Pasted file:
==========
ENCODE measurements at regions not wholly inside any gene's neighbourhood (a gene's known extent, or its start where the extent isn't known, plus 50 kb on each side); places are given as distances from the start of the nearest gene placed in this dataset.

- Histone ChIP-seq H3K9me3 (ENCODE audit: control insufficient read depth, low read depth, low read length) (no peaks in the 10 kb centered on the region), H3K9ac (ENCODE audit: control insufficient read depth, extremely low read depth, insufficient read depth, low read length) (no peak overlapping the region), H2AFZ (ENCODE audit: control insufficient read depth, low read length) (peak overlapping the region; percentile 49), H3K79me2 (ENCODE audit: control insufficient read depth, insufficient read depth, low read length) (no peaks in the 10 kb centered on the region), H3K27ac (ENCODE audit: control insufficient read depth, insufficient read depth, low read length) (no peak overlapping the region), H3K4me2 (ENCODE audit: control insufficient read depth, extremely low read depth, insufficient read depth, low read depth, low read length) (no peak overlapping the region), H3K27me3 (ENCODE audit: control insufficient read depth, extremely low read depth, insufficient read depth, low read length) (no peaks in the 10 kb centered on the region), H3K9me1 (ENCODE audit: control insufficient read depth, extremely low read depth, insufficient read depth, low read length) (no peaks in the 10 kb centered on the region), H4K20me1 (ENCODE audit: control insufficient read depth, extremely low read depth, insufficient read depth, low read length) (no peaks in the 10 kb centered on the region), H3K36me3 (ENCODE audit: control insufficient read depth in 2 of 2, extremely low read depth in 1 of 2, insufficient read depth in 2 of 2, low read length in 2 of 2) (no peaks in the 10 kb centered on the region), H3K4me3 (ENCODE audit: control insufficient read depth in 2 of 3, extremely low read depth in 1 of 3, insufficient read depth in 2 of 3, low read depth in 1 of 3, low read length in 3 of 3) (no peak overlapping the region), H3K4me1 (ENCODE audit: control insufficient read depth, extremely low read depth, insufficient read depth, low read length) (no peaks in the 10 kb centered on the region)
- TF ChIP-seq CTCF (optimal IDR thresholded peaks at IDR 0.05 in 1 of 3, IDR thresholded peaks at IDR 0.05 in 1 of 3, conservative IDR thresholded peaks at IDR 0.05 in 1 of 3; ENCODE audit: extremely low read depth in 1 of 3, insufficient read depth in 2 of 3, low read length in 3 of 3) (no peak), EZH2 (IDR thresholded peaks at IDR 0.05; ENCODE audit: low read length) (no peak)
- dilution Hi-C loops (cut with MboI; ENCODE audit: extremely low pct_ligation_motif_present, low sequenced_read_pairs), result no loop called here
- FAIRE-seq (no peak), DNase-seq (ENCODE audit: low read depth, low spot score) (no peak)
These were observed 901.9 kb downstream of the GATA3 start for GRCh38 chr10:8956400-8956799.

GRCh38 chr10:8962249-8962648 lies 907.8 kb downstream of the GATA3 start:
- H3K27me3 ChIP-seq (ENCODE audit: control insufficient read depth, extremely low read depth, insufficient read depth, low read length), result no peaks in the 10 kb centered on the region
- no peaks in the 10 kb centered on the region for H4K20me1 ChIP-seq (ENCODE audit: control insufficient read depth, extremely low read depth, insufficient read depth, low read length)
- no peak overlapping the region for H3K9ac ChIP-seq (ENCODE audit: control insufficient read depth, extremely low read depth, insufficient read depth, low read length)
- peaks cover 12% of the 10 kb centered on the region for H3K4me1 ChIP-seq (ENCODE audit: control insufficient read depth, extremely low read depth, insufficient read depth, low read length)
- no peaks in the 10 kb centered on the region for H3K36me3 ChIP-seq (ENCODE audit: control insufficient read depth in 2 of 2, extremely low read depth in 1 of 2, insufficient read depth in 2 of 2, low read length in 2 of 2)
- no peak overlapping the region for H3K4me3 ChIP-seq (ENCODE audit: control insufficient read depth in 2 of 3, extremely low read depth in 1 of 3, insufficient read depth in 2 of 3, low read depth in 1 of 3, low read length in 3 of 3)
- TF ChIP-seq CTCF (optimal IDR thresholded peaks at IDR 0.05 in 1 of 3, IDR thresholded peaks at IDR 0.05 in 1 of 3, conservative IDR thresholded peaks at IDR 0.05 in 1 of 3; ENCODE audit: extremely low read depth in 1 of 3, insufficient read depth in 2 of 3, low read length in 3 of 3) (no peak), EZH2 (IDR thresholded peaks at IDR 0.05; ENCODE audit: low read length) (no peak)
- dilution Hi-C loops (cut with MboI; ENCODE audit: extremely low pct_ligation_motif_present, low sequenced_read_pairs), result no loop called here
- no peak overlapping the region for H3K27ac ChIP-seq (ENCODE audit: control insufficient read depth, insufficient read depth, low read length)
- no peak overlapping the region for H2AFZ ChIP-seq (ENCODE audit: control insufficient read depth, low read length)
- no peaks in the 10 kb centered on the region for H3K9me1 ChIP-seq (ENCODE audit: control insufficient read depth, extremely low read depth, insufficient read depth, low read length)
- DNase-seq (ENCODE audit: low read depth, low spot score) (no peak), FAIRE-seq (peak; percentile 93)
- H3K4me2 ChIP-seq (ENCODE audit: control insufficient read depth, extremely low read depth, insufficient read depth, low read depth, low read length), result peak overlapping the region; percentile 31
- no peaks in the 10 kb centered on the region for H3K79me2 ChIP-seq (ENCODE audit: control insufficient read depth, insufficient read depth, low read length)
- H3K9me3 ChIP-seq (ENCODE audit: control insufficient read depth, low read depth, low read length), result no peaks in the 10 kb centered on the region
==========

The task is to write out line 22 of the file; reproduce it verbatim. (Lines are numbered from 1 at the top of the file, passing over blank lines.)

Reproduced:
- H3K9me3 ChIP-seq (ENCODE audit: control insufficient read depth, low read depth, low read length), result no peaks in the 10 kb centered on the region